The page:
Ill-conceived, short-sighted U.S. immigration policy mixed with university and college policies to recruit full-paying foreign students over qualified in-state students diminishes our human capital
The New York Times reported recently on an increasing trend at U.S. colleges and universities to recruit foreign students who can pay full tuition in the hope of mitigating budget shortfalls. In fact, many universities that are active in international recruitment state explicitly that the higher tuition paid by foreign students subsidizes low-income – usually in-state – students. On the other hand, increased numbers of foreign students paying “full freight” are already crowding out admission slots for deserving in-state/domestic students.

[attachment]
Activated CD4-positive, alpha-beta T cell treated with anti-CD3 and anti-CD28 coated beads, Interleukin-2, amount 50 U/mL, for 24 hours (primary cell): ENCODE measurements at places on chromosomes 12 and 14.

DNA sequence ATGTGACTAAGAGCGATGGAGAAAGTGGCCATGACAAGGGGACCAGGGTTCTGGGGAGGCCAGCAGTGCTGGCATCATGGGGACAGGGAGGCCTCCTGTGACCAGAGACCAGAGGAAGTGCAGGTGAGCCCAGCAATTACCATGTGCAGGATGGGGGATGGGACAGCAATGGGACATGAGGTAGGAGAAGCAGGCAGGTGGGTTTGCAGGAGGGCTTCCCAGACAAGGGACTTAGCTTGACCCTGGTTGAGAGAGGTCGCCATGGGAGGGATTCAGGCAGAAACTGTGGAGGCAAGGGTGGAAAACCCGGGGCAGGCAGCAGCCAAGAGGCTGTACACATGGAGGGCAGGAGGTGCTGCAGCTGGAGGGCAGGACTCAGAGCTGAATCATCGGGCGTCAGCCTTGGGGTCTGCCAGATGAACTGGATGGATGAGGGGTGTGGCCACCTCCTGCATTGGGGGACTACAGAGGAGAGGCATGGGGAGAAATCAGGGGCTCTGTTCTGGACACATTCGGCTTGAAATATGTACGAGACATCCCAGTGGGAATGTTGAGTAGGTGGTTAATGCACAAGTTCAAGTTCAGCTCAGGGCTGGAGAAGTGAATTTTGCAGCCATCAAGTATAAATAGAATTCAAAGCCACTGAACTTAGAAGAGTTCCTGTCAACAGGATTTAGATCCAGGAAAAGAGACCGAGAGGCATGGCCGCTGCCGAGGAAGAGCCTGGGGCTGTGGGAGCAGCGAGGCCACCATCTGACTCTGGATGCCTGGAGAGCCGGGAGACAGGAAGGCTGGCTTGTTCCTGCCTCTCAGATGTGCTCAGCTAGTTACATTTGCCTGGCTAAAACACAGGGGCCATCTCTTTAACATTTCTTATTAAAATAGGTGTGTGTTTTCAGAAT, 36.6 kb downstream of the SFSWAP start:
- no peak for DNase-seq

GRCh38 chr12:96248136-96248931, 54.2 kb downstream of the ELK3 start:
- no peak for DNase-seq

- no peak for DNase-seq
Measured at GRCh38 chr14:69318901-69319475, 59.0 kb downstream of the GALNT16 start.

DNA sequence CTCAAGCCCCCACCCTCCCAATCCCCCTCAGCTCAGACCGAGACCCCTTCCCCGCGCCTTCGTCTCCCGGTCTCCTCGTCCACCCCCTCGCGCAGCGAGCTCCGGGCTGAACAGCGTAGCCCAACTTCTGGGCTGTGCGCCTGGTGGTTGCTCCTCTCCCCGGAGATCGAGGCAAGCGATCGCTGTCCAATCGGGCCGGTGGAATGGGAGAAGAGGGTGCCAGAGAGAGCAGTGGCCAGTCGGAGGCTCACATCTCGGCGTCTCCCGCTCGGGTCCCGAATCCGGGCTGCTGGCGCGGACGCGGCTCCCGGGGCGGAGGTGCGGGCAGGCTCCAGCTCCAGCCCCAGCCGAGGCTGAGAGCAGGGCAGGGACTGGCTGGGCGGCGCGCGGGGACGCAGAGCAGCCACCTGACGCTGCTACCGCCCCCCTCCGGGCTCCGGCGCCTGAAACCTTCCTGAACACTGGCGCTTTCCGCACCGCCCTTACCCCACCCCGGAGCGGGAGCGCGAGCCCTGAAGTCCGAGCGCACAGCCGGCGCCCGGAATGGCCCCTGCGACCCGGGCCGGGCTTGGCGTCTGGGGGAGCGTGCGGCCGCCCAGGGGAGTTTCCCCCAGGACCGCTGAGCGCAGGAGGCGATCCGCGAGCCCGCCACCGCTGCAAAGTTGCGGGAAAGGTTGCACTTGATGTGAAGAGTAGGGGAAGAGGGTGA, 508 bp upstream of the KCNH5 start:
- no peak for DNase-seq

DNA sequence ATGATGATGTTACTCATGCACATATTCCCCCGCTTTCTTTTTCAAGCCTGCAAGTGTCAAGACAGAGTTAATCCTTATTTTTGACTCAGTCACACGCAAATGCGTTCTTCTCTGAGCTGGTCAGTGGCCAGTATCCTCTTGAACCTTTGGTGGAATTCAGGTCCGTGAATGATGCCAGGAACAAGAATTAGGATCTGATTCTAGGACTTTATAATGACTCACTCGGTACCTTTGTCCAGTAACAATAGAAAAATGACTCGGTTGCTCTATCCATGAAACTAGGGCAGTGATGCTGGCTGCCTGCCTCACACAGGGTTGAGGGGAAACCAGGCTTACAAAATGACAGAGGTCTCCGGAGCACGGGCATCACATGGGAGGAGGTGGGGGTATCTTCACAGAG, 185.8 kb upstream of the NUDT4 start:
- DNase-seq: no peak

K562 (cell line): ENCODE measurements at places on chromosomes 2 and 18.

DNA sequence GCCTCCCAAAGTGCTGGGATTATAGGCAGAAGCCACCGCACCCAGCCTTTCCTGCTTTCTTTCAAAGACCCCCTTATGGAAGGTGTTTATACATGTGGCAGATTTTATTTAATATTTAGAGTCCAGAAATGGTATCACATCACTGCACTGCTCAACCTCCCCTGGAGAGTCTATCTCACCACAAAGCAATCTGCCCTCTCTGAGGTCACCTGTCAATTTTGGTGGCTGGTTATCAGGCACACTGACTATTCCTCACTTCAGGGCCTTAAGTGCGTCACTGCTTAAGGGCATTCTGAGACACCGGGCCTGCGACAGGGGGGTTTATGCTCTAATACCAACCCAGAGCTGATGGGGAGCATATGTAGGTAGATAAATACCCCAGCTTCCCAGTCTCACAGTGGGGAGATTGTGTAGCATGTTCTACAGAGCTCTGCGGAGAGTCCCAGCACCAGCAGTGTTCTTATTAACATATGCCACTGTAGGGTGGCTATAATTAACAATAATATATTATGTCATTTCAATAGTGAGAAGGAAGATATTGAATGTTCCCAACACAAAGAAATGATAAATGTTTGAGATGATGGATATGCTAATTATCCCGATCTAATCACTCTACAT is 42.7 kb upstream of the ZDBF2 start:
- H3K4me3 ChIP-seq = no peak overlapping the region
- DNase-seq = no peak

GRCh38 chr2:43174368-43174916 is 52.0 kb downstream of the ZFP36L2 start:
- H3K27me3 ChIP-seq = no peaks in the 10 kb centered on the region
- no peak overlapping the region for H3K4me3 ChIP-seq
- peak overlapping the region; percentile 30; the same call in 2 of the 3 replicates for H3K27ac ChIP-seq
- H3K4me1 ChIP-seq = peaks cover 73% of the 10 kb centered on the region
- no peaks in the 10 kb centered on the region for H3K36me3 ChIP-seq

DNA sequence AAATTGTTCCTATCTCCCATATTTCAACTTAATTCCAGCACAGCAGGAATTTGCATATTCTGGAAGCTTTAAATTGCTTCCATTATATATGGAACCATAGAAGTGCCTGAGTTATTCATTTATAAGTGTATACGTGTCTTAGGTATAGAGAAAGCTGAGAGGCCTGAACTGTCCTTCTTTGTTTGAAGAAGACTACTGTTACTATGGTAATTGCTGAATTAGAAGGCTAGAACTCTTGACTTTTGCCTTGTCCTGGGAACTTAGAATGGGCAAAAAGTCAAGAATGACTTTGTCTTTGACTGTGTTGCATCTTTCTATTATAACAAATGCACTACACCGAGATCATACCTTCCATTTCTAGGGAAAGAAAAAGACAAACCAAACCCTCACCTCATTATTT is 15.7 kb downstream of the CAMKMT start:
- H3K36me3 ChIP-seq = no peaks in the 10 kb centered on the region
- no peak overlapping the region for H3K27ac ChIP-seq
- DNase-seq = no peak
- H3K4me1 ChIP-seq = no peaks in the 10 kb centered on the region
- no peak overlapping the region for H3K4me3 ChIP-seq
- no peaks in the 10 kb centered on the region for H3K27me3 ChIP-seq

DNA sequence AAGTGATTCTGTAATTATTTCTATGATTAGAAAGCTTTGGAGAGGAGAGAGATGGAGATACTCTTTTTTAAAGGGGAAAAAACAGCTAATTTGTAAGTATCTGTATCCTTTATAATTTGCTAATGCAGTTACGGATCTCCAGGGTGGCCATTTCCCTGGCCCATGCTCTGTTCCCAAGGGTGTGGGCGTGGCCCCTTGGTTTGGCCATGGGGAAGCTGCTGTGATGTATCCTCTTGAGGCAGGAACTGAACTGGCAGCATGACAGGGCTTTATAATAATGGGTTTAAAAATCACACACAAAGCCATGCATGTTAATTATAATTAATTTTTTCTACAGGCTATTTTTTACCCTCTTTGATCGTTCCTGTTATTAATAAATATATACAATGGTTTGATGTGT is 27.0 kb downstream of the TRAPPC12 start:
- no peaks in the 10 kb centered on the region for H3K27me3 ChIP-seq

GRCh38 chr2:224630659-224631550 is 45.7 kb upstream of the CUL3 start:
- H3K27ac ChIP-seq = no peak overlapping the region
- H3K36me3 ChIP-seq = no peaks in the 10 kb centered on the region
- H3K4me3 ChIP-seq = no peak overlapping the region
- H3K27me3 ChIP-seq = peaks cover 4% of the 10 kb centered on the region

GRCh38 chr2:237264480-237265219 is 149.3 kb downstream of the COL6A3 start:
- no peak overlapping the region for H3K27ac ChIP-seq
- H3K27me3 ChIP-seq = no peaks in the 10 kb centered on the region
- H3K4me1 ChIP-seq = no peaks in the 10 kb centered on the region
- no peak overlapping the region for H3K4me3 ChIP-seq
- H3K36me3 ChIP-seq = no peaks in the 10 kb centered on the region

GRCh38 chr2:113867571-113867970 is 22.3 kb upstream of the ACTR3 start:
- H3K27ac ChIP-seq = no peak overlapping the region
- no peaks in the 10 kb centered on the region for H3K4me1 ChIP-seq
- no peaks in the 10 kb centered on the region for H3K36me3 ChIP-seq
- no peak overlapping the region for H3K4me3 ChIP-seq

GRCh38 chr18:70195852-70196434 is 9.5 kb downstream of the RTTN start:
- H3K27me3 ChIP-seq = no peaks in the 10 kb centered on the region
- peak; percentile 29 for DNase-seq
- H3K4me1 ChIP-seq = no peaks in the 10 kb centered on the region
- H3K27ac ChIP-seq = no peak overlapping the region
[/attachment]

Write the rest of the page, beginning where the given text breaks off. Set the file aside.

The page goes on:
On the back-end, when these foreign students complete their undergraduate or graduate studies, they face a daunting set of immigration hurdles to remain in the U.S. to work while other countries such as Canada, Australia and South Africa actively court them and often lucrative jobs await them back home in India and China. Armed with their brand new U.S. university degrees and often unable to prevail in the visa labyrinth, these talented graduates are leaving our shores in droves.
Limiting admission slots for domestic students on the front end and limiting job opportunities for “the best and the brightest” foreign grads on the back end is a “lose-lose” strategy for developing a well-educated, competitive work force.